Data and methods Accepted project proposals Clinical outcomes of young stroke patients predicted from multivariate lesion-behaviour and lesion network mapping.

Author: Anil Tuladhar
Affiliation(s): Donders Center of Medical Neurosciences, Radboud university medical centre        
Research question(s): 
Can we identify the strategic lesion locations and the lesion-associated networks that are linked to clinical outcomes (such as cognitive impairments, depression and apathy) and develop a method for more accurate risk stratification for post-stroke deficits?
Link: OSF Preregistration

Abstract:
Ischaemic stroke is a major health concern, with over two million young adults experiencing this condition annually. Despite typically being associated with older adults, approximately 10% to 20% of ischaemic stroke cases occur in individuals aged 18 to 50 years. Furthermore, recent data have shown a growing incidence of ischaemic stroke among young adults worldwide, highlighting the attention to the stroke in young adults. The socioeconomic impact of stroke in young adults is substantial, including high healthcare costs, loss of labour productivity and long-term consequences, such as cognitive impairments, vascular dementia, apathy, and depression.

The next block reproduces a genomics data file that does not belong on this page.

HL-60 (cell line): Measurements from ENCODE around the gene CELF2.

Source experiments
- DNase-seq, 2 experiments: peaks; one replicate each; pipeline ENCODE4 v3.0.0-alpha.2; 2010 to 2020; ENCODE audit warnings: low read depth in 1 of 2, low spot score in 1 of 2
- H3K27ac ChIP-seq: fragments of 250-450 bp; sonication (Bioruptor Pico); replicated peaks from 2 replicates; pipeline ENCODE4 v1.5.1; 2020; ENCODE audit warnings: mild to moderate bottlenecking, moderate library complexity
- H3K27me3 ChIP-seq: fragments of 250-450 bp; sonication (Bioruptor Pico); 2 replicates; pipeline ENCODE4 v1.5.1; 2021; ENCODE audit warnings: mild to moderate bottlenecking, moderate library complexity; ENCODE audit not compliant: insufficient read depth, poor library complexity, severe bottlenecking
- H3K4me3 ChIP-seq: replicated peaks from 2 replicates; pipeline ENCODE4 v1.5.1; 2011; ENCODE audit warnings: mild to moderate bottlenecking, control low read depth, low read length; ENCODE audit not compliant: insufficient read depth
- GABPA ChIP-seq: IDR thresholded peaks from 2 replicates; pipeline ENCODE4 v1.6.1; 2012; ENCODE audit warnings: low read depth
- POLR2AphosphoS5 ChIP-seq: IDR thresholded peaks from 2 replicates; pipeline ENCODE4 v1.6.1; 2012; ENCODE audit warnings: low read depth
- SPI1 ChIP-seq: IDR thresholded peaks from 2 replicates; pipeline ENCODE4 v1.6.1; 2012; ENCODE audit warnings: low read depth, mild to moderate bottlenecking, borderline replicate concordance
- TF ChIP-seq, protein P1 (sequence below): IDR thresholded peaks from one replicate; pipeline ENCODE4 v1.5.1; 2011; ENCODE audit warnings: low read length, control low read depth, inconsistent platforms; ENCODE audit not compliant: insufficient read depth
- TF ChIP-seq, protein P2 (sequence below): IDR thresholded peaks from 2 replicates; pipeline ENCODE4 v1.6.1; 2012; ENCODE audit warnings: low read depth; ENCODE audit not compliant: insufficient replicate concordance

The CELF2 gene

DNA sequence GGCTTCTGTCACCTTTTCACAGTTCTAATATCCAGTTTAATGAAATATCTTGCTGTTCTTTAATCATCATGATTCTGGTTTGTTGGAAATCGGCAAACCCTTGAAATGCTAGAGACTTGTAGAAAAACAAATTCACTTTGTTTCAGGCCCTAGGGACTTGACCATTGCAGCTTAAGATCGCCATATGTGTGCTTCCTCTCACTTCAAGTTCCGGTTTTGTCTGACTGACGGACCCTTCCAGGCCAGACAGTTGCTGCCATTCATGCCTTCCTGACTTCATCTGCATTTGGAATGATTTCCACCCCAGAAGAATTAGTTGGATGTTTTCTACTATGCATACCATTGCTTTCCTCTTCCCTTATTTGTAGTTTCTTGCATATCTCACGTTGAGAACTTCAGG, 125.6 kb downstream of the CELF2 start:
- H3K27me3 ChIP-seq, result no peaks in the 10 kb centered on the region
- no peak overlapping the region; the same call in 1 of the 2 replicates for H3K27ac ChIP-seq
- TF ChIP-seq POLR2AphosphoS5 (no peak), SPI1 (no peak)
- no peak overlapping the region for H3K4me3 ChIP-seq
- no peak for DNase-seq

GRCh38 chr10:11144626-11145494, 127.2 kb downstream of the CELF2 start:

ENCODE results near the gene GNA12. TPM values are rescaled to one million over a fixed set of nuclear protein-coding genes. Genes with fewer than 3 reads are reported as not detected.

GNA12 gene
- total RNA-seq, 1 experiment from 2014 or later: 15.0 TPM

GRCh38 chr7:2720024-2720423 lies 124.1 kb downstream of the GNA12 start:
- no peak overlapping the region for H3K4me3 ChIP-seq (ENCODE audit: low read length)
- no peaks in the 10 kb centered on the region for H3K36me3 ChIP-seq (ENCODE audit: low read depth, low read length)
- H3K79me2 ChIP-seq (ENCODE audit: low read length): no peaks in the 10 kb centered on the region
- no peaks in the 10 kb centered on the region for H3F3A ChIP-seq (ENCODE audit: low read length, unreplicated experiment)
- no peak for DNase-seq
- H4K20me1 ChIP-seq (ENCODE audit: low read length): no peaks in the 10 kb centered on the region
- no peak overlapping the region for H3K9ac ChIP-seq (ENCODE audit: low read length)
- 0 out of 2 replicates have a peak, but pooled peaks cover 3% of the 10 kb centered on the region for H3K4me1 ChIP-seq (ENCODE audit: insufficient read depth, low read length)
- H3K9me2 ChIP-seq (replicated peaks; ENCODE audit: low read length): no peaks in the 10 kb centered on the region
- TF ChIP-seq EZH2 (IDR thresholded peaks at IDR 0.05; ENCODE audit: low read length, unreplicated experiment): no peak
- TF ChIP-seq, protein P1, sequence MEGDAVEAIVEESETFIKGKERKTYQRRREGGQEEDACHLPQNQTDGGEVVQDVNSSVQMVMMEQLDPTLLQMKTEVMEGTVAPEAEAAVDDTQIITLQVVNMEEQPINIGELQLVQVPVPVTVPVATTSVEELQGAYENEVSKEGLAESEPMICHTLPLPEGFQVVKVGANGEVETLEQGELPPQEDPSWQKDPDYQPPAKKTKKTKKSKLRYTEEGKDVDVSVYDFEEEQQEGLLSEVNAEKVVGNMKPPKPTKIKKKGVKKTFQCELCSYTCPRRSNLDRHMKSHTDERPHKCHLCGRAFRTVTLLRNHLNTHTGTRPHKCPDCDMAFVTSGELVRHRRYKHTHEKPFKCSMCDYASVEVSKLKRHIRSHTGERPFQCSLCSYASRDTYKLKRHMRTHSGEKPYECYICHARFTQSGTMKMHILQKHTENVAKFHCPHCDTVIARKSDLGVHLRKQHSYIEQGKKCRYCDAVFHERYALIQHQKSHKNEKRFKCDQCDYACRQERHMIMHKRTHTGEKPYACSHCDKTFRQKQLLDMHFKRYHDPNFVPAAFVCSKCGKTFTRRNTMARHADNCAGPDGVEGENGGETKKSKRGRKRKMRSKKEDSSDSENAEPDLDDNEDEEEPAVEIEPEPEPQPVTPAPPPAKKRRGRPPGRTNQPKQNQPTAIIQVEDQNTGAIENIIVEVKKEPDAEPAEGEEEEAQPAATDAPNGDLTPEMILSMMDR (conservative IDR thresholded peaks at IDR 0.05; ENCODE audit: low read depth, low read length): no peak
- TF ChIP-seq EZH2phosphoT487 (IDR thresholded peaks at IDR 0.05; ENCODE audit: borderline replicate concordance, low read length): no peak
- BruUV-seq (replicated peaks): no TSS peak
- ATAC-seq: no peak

Despite its importance, the underlying mechanisms of post-stroke outcomes in young adults are still largely unknown. One potential factor is lesion location, which refers to the specific location and size of brain damage resulting from stroke. Prior studies in older stroke patients have employed voxel-based lesion symptom mapping (VLSM), a technique that investigates the relationship between lesion location and behavioral measurements, to identify the strategic regions for post-stroke consequences. However, there is still a lack of evidence on how lesion location influences post-stroke outcomes in young adults.
In addition to the lesion location, brain network disruption is another potential factor that may impact post-stroke outcomes in young adults. Brain networks comprise interconnected brain regions that work together to perform normal neuropsychological functions. Stroke can damage not only a single region but also its connections with other regions, resulting in network dysfunction. To investigate this effect, researchers have employed functional or structural lesion network mapping (LNM) approach, which use data from healthy individuals to infer how stroke lesions affect brain networks. This approach has been applied to uncover the mechanism of post-stroke depression and predict short-term cognitive decline in older stroke patients. However, further studies are needed to examine the association between damaged networks and clinical outcomes in young stroke patients.